TRENDSPOT: SXSW “Digital Primitives: The Anthropology of Social”

By | 2016-11-04T16:58:01+00:00 September 25, 2013|JUICE TRENDSPOT, Viewpoints|

In this episode of JUICE TRENDSPOT, Forrest King and Ted Shimizu share their learnings about the function and purpose of online health-related communities, as presented at SXSW 2013 by Brad Davidson, GM Behavioral Insights, Ogilvy Commonhealth Behavioral Insights, and Rob Malouf, Associate Professor, San Diego State University.

Online communities can be highly beneficial for patients. For example, people with rare disorders who have no access to a “real-world” support group can turn to the Internet and find the support they need from an online community comprised of others who share the disorder. Online communities foster open communication, providing participants with a needed outlet or forum. Healthcare providers have even begun to offer on-line communities for their patients.

The examination of these virtual communities—and how they have evolved—can help illuminate the physical needs of patients, providers, and their families. Using a combination of qualitative and quantitative approaches, Davidson and Malouf assess the role online health-related communities play in “real-world” healthcare.

Trend: Online Community Affects Real-World Health

This JUICE TRENDSPOT episode features: Forrest King, Managing Partner, Chief Innovation Officer, and Ted Shimizu, Senior Digital Producer, of JUICE Pharma Worldwide

For more information:

SXSW Description: Digital Primitives: The Anthropology of Social

Presenters: Brad Davidson, GM Behavioral Insights, Ogilvy Commonhealth Behavioral Insights, and Rob Malouf, Associate Professor, San Diego State University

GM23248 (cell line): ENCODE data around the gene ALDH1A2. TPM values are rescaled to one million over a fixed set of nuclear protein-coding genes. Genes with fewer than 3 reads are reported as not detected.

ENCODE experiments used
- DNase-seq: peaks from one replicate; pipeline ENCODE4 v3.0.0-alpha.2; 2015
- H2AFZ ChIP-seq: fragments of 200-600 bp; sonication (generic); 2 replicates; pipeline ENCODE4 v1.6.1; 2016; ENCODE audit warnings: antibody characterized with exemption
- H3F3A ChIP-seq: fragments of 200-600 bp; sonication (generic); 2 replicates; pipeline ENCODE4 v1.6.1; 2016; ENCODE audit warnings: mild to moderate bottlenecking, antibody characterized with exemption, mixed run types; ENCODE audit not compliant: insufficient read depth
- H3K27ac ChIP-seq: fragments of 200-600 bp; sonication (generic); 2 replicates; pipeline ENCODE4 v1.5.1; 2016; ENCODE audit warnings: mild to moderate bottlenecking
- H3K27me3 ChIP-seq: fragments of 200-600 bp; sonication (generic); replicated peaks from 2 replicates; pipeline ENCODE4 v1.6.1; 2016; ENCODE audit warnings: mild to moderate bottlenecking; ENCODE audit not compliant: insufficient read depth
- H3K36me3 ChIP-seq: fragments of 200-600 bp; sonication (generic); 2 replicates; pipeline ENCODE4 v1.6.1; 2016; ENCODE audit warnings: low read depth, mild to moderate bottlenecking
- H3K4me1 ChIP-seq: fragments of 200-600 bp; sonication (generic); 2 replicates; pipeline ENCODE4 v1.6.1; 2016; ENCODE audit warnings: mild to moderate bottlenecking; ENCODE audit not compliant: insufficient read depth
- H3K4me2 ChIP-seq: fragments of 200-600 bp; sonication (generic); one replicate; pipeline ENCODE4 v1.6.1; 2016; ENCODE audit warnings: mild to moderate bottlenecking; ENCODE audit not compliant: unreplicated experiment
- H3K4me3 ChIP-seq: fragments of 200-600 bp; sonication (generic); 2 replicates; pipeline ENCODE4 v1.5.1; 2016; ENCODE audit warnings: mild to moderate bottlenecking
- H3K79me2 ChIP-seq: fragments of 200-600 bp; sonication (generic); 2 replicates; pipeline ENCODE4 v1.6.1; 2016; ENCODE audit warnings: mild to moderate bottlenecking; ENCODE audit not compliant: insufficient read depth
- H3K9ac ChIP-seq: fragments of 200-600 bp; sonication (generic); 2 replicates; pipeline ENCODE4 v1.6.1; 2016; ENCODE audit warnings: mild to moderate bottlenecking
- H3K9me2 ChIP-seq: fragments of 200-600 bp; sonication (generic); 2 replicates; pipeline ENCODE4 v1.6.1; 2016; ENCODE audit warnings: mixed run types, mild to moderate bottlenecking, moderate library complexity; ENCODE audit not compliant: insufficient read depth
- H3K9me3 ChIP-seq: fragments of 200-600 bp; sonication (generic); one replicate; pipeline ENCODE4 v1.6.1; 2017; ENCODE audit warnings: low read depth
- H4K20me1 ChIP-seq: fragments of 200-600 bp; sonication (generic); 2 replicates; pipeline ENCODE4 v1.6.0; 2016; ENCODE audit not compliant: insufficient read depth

Session Details: From the beginning, the Internet has allowed patients and caregivers to create online communities that provide something offline communities cannot. In the case of rare genetic disorders, it is a chance to connect with others who know what you are facing; in the case of debilitating disease, a chance to talk openly with others who know what it is like to live in an able-bodied society. The same way that deaf communities sprung up throughout the world, online communities lack formal institutional structures, and come in a number of shapes and sizes, with different cultural norms, interactional rules, and languages. Anthropology and linguistics, as sciences focusing on society and communication, are ideally suited to unpack and understand these communities. We explore real-world examples of online health-related communities, the belief structures of groups, the fault lines that exist, and what these analyses tell us about the real-world needs and experiences of community members.


About the Author:

Ben Putman
SVP, Creative Technology and Innovation

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